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Improve Treatment of Domestic Helpers to Resolve Shortage


MALAYSIA could experience more shortage of domestic helpers if there is no willpower to improve wages and job treatment of foreign workers in the country, experts said. “If wages and treatment do not change, I don’t see much changing in this sector aside from it experiencing more shortages and potentially pushing Malaysians into these jobs, which typically are lower-paying with not many amenities,” Asia School of Business assistant economics Prof Dr Melati Nungsari told The Malaysian Reserve (TMR) in an email interview.

Radical shift, she said, does not only involve increasing wages, it also should look into improving the work package and mindset as a whole. “Our modus operandi of paying little and treating poorly will not work anymore. With higher wages and better policies surrounding the treatment of migrant workers, we could potentially lure them back into our country, but given the current trajectory, this would require a quite radical shift,” she explained.

Indonesia has recently announced that it is phasing out its domestic workers gradually, which experts said may result in households and the agencies scrambling to source from other countries. “As Indonesia, one of the biggest exporters of domestic worker labour to us, phases out domestic workers, we can expect shortages in this sector to continue as demand for such workers does not seem to be declining,” Melati explained.

As a result, the female workforce will be impacted the most and the cost of hiring would be higher, which could potentially see Malaysia losing its female labour. “Women were already disproportionately affected by the pandemic — in general, they occupy the lower-level jobs, which were the first to be laid off, and tend to be engaged in more precarious work.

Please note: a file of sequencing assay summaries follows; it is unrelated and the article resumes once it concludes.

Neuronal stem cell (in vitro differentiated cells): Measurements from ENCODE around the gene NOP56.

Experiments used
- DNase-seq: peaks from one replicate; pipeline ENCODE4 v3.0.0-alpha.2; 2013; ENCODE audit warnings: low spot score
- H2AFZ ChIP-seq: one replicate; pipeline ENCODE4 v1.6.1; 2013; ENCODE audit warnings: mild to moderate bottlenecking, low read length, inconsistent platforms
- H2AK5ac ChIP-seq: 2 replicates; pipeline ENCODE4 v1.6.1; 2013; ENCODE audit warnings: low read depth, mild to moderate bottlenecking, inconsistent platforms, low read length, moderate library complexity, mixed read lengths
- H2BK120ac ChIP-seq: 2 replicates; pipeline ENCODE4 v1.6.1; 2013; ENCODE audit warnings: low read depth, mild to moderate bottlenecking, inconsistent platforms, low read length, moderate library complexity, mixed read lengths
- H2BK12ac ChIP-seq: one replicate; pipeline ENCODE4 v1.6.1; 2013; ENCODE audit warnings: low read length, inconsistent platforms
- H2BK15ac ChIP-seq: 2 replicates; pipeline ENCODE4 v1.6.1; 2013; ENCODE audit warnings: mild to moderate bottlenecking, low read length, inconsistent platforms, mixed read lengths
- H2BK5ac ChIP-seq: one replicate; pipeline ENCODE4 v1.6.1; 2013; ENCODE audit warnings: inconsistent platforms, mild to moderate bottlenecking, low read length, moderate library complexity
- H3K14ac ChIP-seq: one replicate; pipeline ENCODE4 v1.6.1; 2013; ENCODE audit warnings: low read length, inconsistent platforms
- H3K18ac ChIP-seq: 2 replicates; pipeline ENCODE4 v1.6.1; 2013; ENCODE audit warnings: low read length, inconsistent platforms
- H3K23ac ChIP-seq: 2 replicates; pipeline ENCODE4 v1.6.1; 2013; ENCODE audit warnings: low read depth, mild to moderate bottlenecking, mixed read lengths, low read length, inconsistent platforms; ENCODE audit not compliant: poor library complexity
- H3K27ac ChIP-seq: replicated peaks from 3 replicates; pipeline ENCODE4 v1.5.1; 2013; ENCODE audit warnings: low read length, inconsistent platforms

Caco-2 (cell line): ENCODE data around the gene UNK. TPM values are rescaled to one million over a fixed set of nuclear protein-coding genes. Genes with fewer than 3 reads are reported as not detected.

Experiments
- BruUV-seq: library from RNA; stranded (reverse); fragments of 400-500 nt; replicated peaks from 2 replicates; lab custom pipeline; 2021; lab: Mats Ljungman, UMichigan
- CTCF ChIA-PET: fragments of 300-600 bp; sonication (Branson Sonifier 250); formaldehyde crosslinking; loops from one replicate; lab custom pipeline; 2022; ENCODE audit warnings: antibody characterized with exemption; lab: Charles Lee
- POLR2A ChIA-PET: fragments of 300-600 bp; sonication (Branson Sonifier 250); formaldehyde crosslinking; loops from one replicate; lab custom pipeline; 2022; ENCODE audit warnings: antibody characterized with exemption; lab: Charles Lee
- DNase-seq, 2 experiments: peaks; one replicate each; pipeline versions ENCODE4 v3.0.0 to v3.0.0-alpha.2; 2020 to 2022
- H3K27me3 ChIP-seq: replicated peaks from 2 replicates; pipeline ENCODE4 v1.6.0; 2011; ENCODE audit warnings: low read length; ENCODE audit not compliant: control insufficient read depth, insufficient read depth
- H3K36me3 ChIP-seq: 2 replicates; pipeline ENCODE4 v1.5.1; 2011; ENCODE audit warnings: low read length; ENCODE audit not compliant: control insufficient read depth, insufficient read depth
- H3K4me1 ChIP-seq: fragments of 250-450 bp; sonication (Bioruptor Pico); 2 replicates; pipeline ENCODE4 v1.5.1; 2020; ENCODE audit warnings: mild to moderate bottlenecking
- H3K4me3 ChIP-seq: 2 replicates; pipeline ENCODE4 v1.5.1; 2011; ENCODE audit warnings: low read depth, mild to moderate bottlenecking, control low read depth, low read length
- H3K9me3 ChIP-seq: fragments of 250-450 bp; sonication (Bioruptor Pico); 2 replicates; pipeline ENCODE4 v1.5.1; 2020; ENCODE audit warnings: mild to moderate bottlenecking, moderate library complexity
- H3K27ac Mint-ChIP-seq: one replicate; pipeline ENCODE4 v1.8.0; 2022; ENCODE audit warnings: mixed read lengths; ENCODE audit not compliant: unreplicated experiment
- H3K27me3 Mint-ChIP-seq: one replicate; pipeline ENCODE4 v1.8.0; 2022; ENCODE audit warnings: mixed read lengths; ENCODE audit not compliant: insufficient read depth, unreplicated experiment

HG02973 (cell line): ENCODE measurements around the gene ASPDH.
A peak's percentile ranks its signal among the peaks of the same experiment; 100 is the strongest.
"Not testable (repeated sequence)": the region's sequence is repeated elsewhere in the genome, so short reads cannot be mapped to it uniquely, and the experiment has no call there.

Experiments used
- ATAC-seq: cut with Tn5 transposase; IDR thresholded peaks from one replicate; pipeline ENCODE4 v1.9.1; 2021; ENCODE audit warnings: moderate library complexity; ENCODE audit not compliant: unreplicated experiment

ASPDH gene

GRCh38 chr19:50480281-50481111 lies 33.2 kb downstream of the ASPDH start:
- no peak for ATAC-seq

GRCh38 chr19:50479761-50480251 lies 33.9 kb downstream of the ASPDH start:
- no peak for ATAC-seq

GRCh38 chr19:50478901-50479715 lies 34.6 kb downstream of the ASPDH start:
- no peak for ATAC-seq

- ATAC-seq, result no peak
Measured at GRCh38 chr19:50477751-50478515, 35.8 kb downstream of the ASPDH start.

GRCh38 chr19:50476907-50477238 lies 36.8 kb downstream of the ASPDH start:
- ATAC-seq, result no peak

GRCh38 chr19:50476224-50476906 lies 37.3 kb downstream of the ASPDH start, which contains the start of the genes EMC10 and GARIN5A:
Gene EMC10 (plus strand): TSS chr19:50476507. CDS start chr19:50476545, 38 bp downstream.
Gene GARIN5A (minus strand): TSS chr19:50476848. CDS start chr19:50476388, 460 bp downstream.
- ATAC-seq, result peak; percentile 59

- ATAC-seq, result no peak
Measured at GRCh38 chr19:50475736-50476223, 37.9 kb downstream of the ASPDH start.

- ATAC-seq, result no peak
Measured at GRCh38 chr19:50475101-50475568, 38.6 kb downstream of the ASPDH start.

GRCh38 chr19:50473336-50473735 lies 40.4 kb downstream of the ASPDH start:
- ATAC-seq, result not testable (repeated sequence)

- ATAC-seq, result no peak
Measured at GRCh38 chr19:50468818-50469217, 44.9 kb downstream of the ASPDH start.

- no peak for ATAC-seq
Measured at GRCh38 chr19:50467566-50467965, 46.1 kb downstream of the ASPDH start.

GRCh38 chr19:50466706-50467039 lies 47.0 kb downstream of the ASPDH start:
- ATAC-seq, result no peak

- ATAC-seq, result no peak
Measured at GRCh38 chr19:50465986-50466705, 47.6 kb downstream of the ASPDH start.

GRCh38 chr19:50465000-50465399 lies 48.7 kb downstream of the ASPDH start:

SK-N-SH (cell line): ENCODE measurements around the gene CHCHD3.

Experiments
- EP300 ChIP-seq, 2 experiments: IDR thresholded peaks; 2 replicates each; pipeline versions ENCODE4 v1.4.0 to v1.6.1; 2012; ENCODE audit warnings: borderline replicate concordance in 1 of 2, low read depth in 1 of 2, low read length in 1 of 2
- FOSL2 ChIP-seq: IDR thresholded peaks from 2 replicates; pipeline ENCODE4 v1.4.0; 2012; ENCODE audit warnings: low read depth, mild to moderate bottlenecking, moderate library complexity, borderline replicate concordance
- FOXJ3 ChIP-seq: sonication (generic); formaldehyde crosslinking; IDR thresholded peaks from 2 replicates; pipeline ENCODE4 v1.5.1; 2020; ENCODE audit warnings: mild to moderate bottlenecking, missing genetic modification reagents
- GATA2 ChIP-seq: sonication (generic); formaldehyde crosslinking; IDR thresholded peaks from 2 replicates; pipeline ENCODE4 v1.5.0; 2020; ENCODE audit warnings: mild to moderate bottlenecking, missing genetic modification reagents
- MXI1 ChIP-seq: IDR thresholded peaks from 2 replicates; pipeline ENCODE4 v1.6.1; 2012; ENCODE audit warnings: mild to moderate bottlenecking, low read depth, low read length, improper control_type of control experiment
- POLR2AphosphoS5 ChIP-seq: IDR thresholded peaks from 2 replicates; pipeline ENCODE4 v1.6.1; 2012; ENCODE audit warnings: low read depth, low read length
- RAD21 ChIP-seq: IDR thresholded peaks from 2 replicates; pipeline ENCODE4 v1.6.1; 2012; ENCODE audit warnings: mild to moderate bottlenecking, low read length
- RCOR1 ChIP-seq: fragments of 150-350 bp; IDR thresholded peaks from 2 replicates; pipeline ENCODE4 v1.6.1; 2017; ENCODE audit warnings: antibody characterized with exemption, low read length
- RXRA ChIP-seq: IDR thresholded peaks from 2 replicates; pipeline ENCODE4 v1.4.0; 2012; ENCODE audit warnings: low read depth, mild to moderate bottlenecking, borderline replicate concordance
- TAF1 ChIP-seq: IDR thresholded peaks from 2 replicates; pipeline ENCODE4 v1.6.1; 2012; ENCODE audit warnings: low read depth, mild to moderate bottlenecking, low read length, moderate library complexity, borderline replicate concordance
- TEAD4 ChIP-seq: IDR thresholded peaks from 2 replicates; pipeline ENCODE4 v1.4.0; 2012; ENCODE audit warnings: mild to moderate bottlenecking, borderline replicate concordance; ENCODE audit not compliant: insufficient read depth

“Now that the economy and social sector is starting to recover, these women may now be looking to return to the workforce. Question is, however, who will tend to their children? Domestic helpers could help fill in this gap,” she added. Malaysia seeks to expedite the hiring process of foreign workers to fill the vacancies in various sectors, from plantation to domestic work. Malaysia’s rubber industry has lost RM30 billion in the last three years due to the lack of workers.

TMR previously reported that despite the government’s green light, some businesses could not afford to operate fully as in pre-pandemic. Meanwhile, EMIR Research head of social, law and human rights Jason Loh Seong Wei said Malaysia would not be able to reduce heavy reliance on domestic helpers, thus, there is a need to source from other countries — beyond the traditional ones.

He expects severe short-term impact with needy households and the maid agencies looking to source from other countries in the Asean region which would include Timor Leste. “If things become even more desperate, we might even have to start sourcing from beyond such as looking to countries like India, Bangladesh, Sri Lanka, Nepal and not least Papua New Guinea,” he told TMR.

“Unless there’s a culture shift whereas in Japan, children are taught to be independent and resourceful from young and robotics play an integral part of daily living, we would continue to be ‘beholden’ to the need for domestic helpers in the long-term and foreseeable future.” He recommended prospective local employers to have pre-employment counselling and briefing sessions for migrant worker treatment.

“We propose that the licensing regime and supervision of recruitment or placement agencies under the Private Employment Agencies Act (1981) be subject to stricter approval. In addition, there’s also a need to augment the digitalisation of the application process to cut out the use of these middle-men or brokers,” Loh said.

He added that the role of the Anti-Trafficking in Persons and Anti-Smuggling of Migrants Council established under Section 6 of Anti-Trafficking in Persons and Anti-Smuggling of Migrants Act 2007 in investigating and charging enforcement agencies for corruption relating to and collusion in facilitating trafficking activities should be reviewed and strengthened.

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This article was originally published on The Malaysian Reserve